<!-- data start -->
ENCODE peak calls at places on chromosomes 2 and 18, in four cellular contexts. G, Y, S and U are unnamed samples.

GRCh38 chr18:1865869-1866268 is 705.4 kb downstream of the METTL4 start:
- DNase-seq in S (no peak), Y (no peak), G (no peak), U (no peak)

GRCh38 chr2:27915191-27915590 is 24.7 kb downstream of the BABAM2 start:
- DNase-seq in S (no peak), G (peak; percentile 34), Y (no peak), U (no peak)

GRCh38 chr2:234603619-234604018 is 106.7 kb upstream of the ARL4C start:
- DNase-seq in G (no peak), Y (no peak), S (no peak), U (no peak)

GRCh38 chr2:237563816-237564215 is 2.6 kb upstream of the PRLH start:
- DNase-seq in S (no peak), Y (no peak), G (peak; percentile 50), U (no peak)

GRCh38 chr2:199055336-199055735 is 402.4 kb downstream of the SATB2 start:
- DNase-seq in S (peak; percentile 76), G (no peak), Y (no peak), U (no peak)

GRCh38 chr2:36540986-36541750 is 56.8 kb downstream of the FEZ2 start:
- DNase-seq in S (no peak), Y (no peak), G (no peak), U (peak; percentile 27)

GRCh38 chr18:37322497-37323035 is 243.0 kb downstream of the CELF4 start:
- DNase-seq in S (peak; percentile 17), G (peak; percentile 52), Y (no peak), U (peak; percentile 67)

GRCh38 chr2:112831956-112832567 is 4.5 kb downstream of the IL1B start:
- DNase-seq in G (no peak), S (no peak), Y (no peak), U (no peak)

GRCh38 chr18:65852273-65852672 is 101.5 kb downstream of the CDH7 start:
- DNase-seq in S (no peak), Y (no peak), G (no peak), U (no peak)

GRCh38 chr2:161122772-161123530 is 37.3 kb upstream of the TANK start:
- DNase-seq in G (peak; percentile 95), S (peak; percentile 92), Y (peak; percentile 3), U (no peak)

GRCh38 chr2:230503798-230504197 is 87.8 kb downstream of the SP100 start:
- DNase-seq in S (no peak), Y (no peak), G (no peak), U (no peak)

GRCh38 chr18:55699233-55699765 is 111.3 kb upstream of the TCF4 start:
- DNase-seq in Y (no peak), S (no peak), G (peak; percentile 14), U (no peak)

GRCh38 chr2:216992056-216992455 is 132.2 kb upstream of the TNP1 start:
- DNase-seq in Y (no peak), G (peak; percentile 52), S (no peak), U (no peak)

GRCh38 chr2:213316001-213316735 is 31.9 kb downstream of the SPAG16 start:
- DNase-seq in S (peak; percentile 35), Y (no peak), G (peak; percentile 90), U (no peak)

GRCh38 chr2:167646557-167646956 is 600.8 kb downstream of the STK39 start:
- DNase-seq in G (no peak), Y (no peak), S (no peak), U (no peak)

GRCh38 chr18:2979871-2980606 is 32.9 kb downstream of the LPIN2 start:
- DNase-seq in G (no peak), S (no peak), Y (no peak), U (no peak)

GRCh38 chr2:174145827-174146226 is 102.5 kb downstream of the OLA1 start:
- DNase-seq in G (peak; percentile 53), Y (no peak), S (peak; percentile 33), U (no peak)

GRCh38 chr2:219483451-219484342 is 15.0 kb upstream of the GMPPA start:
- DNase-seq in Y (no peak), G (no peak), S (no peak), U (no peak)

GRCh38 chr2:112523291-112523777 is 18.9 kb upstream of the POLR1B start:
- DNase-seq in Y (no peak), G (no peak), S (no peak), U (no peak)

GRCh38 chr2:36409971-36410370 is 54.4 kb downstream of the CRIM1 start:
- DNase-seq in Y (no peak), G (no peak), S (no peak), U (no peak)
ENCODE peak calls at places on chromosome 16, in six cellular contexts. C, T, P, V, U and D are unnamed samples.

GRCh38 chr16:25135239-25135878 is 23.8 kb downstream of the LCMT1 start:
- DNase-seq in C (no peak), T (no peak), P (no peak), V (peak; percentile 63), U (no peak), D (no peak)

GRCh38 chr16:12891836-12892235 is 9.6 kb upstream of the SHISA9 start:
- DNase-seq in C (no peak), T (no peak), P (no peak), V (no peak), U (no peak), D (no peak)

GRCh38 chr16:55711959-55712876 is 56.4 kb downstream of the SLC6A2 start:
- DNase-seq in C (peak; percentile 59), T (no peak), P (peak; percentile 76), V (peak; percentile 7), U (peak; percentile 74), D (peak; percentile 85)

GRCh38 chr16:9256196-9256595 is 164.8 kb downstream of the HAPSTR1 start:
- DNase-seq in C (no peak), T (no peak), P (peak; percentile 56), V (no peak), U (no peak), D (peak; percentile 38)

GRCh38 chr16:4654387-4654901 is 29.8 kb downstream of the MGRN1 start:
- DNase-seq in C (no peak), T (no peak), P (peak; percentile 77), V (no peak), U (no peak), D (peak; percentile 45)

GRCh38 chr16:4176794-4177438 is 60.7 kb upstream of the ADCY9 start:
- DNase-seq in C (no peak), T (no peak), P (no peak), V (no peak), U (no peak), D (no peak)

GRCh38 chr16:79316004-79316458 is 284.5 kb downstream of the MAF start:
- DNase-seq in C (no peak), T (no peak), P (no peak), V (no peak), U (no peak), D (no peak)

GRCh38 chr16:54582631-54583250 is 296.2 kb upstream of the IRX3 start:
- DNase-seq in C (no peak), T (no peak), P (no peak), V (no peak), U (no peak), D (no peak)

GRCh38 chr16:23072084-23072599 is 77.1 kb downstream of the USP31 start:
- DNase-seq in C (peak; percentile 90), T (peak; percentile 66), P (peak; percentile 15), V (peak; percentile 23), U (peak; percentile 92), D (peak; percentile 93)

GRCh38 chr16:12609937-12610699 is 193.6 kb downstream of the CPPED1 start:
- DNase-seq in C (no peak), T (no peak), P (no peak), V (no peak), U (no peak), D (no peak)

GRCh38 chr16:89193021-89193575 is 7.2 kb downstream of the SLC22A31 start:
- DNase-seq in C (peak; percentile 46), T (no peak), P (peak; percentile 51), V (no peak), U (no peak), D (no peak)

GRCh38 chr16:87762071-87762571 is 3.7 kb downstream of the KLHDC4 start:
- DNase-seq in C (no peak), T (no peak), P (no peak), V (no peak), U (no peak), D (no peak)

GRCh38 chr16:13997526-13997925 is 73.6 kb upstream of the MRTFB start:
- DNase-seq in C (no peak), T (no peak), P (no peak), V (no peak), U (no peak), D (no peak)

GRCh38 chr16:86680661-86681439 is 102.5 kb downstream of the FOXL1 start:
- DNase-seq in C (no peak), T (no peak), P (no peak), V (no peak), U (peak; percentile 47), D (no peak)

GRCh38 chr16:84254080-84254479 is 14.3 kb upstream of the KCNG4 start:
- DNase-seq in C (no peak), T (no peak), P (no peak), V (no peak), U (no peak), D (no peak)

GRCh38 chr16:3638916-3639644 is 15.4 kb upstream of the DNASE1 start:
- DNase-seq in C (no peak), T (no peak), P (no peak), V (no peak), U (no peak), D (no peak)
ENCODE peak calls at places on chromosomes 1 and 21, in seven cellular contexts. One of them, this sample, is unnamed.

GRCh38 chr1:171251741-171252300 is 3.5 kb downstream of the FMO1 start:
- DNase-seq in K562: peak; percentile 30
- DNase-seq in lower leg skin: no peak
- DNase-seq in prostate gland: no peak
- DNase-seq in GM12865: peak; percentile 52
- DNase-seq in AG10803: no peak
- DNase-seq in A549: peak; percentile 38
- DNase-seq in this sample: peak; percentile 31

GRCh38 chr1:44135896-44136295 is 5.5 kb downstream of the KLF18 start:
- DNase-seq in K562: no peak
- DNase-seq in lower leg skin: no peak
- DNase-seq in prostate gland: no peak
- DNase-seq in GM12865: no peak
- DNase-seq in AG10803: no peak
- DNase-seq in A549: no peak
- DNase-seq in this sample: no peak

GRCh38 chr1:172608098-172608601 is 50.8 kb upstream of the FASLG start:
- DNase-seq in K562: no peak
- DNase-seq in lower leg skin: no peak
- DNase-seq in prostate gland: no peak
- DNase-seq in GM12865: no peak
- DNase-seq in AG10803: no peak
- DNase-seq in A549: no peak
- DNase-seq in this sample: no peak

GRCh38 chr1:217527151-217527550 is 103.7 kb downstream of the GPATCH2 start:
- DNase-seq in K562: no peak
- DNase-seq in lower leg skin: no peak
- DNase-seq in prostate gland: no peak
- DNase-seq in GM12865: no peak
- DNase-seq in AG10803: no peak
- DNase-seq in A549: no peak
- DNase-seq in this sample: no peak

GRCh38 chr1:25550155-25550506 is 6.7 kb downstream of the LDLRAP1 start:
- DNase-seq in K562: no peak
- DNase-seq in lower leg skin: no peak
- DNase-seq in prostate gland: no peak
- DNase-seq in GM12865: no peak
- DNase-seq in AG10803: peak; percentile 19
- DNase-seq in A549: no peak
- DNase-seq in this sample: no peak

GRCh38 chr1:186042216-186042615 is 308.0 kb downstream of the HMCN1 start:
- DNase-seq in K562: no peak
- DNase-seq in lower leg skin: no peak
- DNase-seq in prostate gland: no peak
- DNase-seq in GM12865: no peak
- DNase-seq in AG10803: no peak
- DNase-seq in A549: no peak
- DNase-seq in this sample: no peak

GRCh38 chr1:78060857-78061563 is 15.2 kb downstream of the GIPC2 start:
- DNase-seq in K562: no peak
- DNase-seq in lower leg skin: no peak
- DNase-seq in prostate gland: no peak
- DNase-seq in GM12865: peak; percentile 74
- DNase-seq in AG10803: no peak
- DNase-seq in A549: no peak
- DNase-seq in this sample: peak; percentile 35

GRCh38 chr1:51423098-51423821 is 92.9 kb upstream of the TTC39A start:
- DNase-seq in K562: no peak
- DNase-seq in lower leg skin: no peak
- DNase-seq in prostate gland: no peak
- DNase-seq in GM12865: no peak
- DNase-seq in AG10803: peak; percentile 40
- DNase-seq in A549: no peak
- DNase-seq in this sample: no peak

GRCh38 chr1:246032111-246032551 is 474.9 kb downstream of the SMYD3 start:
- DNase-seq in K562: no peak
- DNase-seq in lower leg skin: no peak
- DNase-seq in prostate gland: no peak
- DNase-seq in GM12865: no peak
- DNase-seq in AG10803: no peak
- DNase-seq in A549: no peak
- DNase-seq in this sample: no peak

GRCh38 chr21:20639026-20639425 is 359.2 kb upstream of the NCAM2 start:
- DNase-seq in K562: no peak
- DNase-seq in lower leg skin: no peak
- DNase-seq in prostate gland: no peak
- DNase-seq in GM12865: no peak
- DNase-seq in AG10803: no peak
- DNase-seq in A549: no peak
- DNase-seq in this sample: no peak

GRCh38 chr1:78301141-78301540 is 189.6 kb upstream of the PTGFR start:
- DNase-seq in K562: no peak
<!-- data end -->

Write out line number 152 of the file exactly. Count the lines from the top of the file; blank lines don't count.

- DNase-seq in GM12865: no peak